An evaluation of juvenile rehabilitation programmes: perspectives from Westville Correctional Centre, KwaZulu-Natal.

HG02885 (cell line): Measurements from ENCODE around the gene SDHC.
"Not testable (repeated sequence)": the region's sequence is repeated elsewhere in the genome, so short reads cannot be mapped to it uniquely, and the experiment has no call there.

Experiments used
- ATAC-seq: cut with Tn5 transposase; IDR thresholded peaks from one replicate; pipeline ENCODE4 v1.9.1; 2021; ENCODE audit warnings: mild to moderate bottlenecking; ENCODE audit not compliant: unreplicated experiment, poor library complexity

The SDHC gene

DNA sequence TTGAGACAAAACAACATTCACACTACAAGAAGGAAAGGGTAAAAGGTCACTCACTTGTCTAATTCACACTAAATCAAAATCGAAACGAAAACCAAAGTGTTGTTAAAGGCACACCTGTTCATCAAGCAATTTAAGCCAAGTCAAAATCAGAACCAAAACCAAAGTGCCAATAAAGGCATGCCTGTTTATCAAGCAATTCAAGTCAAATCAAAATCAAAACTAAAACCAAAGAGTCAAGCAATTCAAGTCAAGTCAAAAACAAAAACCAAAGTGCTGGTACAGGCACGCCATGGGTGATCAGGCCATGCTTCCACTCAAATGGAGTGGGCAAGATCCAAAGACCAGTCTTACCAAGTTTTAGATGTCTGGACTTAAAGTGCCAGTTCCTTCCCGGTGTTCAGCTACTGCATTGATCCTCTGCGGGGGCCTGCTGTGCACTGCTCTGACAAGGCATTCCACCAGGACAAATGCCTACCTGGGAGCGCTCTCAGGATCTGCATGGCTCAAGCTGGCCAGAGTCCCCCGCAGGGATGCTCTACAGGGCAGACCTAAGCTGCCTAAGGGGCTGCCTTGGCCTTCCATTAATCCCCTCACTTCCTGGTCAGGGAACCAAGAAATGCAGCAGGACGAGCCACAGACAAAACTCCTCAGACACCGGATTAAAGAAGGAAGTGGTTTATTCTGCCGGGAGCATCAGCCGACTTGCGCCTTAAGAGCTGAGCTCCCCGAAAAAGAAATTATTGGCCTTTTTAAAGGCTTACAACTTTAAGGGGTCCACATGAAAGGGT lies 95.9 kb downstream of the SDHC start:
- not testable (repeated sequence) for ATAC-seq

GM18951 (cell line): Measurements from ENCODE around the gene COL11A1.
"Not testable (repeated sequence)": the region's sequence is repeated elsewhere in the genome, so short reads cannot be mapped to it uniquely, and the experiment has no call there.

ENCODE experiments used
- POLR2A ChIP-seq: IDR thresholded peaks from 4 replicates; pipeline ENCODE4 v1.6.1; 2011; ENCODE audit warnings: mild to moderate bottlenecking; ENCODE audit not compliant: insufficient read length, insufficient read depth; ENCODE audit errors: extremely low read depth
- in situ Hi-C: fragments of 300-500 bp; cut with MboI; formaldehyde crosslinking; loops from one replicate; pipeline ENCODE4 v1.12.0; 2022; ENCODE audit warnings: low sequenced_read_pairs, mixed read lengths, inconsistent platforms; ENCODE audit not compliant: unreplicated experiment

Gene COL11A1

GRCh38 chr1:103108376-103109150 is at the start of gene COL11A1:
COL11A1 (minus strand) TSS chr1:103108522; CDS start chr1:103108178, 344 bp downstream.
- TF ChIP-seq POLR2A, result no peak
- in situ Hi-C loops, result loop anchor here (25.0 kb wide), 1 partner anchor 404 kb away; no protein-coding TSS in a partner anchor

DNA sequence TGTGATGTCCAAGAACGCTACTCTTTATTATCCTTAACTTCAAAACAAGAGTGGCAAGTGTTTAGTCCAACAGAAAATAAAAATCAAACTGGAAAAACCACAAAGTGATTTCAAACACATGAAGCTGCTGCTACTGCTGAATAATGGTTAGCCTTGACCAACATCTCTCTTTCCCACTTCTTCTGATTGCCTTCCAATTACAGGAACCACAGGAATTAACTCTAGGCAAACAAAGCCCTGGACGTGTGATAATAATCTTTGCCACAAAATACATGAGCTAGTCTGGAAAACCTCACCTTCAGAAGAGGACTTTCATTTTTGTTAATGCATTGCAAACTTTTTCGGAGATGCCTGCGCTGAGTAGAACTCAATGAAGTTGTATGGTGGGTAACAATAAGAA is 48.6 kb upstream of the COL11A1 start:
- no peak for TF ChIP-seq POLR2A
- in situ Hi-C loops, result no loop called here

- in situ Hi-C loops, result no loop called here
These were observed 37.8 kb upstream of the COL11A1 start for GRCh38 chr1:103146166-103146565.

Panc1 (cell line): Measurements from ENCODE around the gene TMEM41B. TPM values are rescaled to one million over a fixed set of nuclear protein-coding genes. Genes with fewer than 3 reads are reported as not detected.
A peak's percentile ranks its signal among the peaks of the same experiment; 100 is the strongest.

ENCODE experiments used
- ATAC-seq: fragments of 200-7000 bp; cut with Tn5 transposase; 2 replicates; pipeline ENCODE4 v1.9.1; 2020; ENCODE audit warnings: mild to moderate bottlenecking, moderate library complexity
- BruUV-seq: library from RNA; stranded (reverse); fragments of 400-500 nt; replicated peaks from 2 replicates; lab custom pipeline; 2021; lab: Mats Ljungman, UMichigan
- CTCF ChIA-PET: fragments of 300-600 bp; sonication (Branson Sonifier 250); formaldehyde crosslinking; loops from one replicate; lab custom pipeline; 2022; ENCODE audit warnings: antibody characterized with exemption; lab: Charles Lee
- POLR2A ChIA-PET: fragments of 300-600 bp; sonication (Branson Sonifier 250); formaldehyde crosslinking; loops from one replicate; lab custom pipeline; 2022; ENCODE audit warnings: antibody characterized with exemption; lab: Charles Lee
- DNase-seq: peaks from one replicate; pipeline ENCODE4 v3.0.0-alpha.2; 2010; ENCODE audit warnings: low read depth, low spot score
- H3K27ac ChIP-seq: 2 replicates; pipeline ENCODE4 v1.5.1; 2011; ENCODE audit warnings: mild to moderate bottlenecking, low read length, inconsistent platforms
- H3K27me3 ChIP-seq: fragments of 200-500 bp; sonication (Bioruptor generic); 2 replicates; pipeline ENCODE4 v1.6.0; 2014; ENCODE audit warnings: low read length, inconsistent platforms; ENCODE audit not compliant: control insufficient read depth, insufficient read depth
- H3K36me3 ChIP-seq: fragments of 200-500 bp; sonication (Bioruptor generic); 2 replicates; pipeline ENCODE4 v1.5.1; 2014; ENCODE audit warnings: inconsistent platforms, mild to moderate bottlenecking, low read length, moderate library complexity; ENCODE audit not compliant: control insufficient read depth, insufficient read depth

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After 1994, offender rehabilitation received more strategic consideration in South Africa. To some degree, this increased focus on improving the restoration of offenders and reintegrating them into society came from the 1996 South African Constitution, which contains explicit rights for sentenced and un-sentenced offenders. These rights incorporate the rights to human dignity, equality; the security and freedom of the person; children’s rights; rights to physical and moral integrity; rights to a fair trial; rights to an adequate standard of living; rights to healthy conditions while in custody; and rights to fairness under the watchful eye of the law. In South Africa, there have been increasing concerns regarding the increasing occurrence of recidivism. It remains a great concern that recidivism is characterised with serious crimes namely rape, substance abuse, murder and robbery. The contribution of rehabilitation to public safety and risk reduction is important. Victims, offenders, and communities benefit from rehabilitation. The Constitution of 1996 obliges the state to guarantee the enforcement of human rights, and therefore, the Department of Correctional Services (DCS) adopted different correctional programmes with the intention of rehabilitating criminal practices so that offenders can be incorporated back into the community. Offenders form an important part of the community and should not be ignored. If juveniles are effectively rehabilitated, they can become responsible members of society. Regardless of continued endeavours from government and non-governmental organisation (NGOs) to restore offenders, episodes of assault and interrelated serious crimes remain to plague the nation, increasing issues in respect of utilising and estimating the DCS’s rehabilitation measures. Repeat offending places communities in danger and damages the country’s international reputation. Vicious sexual violations, specifically, have critical ramifications in respect to socio-economic of the nation in terms of productivity, investments, lost lives and social attachment. The re-offenses by previous offenders warrant appropriate research to establish how well the Offender Rehabilitation Programmes (ORPs) are implemented and their effectiveness. At the moment, there is little data that reflects on how the DCS’s correctional programmes have been executed, and the present data regarding these activities is to a great extent dependent on media reports. Until now, no complete research has been directed to decide the effectiveness of the ORPs. It is this information gap that led to this study. The study closely examined the Westville Correctional Centre to determine the effectiveness of the juvenile rehabilitation programmes, which is meant to ensure a change of behaviour among offenders. The study was conducted using qualitative methods and a case study research design in exploring the effectiveness of the juvenile rehabilitation programmes. In essence, the study sought to explore on how the juvenile rehabilitation programmes contribute to the improvement of life for the juvenile offenders and also reflect on how it prepares them for restoration into their respective societies. The study adopted the theory of responsive regulation by John Braithwave in 1989 and the theory of control, which was advanced in 1969 by Travis Hirschi. Using qualitative case study design for data collection, interviews were conducted with all the officials that are involved in the implementation of the programmes. From a governance perspective; the state must provide policies and legislations that are necessary for a sustainable and successful management of programmes. The effectiveness of any programme, including the juvenile rehabilitation programmes, often requires changes to the supporting laws, policies and regulations across the three spheres of government namely National, Provincial and Local government. Continuous programmes after release are important for all offenders and this requires amendments to the applied legislative practices and the relevant regulatory law. These programmes should be compulsory and failure to comply should have dire sanctions.